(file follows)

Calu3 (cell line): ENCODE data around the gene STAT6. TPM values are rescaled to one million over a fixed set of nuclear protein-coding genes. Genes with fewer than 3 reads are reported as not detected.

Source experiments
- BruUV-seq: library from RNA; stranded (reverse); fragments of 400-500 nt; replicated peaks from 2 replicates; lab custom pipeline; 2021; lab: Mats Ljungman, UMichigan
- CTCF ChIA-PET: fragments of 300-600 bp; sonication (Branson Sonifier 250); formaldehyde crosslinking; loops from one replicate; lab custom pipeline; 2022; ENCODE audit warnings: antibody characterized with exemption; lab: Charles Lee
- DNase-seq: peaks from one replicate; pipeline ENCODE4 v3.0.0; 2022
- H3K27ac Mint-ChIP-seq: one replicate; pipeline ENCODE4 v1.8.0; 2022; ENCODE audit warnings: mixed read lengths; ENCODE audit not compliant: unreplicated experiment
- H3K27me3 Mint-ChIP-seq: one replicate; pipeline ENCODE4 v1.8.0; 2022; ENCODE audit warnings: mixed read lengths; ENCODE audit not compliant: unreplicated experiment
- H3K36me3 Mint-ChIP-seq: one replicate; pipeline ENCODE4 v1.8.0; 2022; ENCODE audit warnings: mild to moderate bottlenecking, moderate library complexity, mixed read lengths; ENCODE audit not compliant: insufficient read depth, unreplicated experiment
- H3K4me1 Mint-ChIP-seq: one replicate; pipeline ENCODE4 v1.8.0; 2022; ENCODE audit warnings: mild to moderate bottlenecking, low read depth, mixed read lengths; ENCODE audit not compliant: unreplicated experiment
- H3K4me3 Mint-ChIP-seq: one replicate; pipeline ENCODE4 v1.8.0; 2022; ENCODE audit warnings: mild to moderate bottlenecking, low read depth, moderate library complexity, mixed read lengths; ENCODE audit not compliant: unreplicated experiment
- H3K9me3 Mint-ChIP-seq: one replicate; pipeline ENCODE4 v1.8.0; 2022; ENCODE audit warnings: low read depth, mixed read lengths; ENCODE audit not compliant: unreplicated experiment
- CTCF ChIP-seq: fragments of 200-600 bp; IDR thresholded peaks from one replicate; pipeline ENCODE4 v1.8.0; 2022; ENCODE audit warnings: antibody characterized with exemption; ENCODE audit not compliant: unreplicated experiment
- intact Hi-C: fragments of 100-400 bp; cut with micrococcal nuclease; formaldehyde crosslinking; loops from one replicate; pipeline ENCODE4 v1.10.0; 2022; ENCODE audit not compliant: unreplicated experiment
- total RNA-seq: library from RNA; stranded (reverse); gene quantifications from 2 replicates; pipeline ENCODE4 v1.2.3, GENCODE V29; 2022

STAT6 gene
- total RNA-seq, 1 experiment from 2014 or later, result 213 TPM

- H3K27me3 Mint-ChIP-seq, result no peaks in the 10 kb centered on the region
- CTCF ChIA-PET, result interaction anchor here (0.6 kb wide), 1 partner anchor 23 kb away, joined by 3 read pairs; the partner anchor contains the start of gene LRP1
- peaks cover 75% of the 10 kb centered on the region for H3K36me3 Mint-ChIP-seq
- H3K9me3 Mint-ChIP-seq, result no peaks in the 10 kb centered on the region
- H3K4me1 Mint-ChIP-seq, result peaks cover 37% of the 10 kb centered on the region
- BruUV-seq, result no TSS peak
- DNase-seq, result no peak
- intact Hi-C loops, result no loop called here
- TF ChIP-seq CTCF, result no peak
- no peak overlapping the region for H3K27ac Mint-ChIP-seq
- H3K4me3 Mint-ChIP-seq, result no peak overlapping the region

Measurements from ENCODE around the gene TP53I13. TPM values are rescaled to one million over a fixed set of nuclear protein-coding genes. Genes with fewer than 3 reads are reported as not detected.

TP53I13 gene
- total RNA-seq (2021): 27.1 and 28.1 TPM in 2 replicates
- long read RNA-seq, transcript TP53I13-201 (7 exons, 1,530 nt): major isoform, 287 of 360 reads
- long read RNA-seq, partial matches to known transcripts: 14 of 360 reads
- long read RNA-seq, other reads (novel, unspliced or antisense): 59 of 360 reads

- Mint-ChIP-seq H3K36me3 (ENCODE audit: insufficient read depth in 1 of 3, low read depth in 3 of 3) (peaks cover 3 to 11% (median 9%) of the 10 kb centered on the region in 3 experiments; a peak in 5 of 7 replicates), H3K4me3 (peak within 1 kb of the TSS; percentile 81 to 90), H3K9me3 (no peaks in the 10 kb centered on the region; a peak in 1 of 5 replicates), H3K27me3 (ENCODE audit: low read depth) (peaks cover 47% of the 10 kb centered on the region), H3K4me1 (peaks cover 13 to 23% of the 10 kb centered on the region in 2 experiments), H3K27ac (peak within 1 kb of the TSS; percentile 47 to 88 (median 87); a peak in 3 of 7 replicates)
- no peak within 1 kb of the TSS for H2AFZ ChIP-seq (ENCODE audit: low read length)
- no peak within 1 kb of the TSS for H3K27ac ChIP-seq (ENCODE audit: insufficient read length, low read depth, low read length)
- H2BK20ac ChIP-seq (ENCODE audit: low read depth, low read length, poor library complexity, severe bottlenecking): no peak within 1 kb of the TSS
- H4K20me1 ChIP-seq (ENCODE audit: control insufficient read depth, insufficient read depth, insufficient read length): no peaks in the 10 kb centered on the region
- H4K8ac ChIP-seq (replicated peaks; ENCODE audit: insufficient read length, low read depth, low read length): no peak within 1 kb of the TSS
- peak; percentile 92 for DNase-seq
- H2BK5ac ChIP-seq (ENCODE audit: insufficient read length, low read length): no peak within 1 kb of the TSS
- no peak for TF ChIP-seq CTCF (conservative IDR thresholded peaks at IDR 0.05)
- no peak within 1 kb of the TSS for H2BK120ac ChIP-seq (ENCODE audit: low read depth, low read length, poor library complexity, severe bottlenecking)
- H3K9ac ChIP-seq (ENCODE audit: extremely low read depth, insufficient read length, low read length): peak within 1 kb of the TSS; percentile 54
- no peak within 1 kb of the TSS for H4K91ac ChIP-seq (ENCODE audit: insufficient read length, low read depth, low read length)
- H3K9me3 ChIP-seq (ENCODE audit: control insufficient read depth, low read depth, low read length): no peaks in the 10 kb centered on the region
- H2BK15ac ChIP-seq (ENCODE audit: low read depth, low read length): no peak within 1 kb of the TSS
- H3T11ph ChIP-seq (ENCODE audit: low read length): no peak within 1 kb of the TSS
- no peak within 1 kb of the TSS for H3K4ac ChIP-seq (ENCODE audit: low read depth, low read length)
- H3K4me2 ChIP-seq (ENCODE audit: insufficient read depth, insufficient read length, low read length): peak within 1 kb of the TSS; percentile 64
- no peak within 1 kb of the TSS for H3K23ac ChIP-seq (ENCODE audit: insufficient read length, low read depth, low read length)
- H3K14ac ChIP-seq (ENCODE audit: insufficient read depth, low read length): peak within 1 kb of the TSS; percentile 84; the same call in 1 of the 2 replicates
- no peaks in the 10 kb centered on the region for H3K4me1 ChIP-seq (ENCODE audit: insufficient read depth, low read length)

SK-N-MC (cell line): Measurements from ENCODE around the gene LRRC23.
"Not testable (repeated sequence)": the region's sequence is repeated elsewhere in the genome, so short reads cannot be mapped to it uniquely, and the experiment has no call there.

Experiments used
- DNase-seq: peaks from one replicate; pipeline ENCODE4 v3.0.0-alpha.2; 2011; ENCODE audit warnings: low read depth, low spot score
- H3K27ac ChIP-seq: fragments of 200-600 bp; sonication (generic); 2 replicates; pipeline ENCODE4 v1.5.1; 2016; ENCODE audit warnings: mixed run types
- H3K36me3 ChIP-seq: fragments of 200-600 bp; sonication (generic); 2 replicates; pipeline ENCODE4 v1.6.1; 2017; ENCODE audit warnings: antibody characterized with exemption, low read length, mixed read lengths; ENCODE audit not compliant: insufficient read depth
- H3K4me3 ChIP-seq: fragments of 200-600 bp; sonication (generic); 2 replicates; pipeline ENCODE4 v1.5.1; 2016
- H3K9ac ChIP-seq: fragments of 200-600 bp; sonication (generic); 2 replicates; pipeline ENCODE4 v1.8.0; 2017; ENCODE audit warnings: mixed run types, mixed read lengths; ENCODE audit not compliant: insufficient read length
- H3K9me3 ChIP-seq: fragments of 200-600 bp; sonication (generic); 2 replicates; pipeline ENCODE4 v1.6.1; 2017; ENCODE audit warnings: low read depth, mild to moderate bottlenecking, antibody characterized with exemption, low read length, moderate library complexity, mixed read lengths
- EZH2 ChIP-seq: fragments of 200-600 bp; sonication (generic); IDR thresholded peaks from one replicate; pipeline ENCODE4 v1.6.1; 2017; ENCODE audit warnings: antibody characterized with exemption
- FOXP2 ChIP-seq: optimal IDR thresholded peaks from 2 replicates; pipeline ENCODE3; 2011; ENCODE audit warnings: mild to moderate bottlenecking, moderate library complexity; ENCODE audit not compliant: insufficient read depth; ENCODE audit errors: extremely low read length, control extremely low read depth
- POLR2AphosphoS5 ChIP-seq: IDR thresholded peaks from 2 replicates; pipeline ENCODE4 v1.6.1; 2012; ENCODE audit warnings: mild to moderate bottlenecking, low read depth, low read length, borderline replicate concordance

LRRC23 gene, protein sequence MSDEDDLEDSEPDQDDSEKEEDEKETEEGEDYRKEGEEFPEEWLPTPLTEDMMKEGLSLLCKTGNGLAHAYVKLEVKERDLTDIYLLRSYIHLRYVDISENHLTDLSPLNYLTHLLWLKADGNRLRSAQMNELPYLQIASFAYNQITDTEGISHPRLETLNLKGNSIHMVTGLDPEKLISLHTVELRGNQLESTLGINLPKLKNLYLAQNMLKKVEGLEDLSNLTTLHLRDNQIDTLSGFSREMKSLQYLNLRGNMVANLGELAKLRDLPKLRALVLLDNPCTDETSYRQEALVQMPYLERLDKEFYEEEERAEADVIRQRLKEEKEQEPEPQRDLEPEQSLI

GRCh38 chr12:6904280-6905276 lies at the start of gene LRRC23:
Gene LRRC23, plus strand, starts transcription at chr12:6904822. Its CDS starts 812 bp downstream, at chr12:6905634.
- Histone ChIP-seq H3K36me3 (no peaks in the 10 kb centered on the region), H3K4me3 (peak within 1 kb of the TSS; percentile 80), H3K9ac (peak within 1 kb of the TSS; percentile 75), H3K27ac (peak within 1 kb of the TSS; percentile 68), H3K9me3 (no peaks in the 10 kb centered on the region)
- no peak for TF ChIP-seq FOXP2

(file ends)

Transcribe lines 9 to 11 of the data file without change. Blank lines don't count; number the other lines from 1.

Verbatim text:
- H3K4me1 Mint-ChIP-seq: one replicate; pipeline ENCODE4 v1.8.0; 2022; ENCODE audit warnings: mild to moderate bottlenecking, low read depth, mixed read lengths; ENCODE audit not compliant: unreplicated experiment
- H3K4me3 Mint-ChIP-seq: one replicate; pipeline ENCODE4 v1.8.0; 2022; ENCODE audit warnings: mild to moderate bottlenecking, low read depth, moderate library complexity, mixed read lengths; ENCODE audit not compliant: unreplicated experiment
- H3K9me3 Mint-ChIP-seq: one replicate; pipeline ENCODE4 v1.8.0; 2022; ENCODE audit warnings: low read depth, mixed read lengths; ENCODE audit not compliant: unreplicated experiment